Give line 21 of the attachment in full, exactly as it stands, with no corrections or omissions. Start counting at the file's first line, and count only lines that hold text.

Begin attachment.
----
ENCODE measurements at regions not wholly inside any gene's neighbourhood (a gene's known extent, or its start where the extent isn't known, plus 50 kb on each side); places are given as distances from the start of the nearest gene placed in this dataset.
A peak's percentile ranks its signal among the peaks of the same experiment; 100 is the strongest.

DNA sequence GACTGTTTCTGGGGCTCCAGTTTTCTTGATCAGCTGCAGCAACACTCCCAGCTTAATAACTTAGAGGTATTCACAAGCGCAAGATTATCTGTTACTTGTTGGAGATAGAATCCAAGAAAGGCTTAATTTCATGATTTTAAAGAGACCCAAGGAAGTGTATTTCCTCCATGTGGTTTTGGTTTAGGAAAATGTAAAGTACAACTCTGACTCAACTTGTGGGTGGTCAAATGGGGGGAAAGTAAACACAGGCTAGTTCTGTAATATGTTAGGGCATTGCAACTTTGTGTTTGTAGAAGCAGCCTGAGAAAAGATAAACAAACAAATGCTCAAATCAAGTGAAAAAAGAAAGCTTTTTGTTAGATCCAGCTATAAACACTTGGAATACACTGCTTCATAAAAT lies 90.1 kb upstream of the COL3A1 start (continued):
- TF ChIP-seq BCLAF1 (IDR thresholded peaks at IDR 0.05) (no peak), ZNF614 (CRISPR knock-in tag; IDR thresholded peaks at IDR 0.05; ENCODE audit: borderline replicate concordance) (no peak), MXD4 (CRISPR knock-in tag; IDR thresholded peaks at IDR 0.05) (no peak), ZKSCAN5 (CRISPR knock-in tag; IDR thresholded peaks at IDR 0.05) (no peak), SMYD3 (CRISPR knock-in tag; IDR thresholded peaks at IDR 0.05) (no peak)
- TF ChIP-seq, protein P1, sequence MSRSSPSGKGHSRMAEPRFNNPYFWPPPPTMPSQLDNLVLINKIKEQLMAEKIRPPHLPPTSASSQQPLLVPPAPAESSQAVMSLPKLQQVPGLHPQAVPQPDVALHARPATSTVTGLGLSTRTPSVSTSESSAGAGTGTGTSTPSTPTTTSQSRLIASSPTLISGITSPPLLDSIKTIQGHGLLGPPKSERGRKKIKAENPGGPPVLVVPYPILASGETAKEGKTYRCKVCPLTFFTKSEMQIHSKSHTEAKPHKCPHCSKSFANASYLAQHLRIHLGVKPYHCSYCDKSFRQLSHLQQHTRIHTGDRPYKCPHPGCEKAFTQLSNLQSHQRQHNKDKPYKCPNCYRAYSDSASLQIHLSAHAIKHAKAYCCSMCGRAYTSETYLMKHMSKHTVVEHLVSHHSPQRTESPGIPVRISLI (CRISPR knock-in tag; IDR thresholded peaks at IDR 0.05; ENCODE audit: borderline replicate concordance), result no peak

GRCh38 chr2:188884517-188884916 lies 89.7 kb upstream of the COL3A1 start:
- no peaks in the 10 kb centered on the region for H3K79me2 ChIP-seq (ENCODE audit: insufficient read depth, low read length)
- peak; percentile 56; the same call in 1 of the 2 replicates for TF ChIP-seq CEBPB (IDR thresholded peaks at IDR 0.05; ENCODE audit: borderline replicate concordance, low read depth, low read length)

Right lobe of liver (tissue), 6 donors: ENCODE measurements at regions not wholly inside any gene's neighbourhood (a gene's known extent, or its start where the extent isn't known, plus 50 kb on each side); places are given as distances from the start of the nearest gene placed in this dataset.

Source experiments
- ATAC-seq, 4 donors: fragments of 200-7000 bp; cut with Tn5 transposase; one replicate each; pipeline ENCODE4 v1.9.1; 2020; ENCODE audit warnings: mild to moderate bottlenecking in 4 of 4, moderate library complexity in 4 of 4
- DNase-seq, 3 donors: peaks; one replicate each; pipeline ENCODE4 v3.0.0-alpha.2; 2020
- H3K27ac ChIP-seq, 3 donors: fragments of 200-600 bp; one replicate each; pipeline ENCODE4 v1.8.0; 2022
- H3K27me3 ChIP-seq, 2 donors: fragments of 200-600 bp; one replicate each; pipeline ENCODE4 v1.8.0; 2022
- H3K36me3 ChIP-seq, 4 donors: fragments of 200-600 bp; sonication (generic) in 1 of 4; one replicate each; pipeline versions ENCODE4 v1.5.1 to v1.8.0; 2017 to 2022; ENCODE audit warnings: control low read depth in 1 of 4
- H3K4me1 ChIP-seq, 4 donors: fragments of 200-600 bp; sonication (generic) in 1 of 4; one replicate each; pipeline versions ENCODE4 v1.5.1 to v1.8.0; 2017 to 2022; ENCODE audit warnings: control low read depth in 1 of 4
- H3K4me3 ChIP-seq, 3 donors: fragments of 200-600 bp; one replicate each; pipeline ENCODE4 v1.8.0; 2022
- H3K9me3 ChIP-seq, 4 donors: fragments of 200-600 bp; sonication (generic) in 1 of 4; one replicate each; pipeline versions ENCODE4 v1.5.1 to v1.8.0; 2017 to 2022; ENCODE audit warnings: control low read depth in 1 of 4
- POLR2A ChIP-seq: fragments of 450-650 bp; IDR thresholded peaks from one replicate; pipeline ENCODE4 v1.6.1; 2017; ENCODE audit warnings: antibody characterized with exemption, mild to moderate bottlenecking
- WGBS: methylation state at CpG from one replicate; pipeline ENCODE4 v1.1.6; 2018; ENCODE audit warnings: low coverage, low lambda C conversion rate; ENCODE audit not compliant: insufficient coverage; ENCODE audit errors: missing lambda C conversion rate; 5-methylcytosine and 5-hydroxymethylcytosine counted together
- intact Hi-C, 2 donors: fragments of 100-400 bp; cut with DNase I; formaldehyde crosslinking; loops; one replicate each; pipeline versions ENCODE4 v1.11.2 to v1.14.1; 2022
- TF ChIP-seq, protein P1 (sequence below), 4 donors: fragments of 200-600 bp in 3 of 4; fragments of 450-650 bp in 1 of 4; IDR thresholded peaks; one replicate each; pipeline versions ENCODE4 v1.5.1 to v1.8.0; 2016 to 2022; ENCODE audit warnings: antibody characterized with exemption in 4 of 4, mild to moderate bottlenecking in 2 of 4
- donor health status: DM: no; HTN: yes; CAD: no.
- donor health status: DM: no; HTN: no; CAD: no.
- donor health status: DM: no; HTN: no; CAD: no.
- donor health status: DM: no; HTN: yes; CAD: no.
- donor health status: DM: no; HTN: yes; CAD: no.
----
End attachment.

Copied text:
- intact Hi-C, 2 donors: fragments of 100-400 bp; cut with DNase I; formaldehyde crosslinking; loops; one replicate each; pipeline versions ENCODE4 v1.11.2 to v1.14.1; 2022